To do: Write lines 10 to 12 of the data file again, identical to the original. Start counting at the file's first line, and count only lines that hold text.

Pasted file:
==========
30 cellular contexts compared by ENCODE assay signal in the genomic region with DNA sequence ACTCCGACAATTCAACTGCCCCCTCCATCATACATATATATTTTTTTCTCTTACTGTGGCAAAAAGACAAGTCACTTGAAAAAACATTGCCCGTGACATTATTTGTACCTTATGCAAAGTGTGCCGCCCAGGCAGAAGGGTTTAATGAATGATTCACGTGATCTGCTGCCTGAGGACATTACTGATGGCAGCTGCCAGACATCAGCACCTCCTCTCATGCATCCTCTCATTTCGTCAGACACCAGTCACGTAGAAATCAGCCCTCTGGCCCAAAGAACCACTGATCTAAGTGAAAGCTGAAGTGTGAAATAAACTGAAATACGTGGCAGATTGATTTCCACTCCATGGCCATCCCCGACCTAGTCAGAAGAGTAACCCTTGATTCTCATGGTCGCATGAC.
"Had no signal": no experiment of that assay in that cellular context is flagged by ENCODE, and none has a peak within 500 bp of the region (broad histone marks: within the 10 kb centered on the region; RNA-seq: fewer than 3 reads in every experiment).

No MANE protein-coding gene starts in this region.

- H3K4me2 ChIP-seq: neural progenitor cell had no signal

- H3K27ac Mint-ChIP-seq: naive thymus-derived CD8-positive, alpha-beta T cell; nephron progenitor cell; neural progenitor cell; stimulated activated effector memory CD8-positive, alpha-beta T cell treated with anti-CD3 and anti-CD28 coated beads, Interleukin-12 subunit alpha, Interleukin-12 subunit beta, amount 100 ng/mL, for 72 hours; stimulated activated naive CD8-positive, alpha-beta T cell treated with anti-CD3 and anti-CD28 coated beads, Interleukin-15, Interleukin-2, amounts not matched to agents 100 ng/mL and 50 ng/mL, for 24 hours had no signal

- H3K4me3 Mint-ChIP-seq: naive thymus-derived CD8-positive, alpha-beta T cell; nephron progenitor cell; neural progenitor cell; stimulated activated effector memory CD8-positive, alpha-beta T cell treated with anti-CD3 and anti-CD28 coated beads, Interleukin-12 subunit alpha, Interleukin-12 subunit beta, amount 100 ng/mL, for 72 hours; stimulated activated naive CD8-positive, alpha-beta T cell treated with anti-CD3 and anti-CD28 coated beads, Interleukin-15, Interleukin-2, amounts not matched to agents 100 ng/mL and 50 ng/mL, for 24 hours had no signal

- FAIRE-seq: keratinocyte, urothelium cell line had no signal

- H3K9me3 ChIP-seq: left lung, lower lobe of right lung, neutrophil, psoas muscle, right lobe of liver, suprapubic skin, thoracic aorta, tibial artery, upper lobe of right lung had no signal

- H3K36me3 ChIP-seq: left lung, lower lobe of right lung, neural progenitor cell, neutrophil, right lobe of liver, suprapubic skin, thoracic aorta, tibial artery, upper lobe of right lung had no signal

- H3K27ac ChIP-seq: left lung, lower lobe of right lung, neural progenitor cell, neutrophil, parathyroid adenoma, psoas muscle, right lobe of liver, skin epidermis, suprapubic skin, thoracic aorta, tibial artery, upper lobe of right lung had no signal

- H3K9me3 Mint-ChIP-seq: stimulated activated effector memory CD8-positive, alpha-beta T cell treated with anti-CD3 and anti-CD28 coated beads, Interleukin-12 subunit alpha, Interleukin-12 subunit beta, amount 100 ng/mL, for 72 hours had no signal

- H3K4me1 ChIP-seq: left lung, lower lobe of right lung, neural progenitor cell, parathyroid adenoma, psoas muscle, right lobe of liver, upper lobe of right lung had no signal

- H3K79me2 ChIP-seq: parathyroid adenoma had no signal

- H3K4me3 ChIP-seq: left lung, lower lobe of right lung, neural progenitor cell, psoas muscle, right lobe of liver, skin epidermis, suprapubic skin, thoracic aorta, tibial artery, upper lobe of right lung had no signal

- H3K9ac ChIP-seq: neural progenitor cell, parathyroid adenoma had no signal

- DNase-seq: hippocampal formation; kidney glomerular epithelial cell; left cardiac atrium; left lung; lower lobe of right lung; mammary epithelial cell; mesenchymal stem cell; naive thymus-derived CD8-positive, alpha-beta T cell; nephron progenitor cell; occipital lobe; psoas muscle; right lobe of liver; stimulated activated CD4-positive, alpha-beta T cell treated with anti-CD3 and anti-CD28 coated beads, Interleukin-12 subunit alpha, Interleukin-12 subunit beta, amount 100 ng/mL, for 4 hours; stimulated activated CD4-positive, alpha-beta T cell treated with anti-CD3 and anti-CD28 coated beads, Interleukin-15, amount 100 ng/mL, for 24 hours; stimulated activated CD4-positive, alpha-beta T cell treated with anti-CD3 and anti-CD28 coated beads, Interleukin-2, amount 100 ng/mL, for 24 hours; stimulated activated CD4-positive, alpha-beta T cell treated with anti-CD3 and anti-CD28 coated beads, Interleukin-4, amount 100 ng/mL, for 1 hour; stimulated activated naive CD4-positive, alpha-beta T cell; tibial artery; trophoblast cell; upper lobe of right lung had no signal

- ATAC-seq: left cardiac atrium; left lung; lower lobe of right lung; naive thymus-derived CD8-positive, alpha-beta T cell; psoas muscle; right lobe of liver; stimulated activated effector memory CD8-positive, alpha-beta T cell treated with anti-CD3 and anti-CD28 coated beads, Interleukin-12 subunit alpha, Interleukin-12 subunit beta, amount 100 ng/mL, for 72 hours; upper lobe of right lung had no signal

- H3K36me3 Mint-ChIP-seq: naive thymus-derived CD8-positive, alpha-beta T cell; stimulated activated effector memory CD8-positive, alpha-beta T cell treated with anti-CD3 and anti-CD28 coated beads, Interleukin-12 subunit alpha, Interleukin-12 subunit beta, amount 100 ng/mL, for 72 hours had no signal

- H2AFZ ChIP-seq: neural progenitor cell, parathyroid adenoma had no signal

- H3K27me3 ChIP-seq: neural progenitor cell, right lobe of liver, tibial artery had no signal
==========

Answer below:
- H3K27ac ChIP-seq: left lung, lower lobe of right lung, neural progenitor cell, neutrophil, parathyroid adenoma, psoas muscle, right lobe of liver, skin epidermis, suprapubic skin, thoracic aorta, tibial artery, upper lobe of right lung had no signal

- H3K9me3 Mint-ChIP-seq: stimulated activated effector memory CD8-positive, alpha-beta T cell treated with anti-CD3 and anti-CD28 coated beads, Interleukin-12 subunit alpha, Interleukin-12 subunit beta, amount 100 ng/mL, for 72 hours had no signal

- H3K4me1 ChIP-seq: left lung, lower lobe of right lung, neural progenitor cell, parathyroid adenoma, psoas muscle, right lobe of liver, upper lobe of right lung had no signal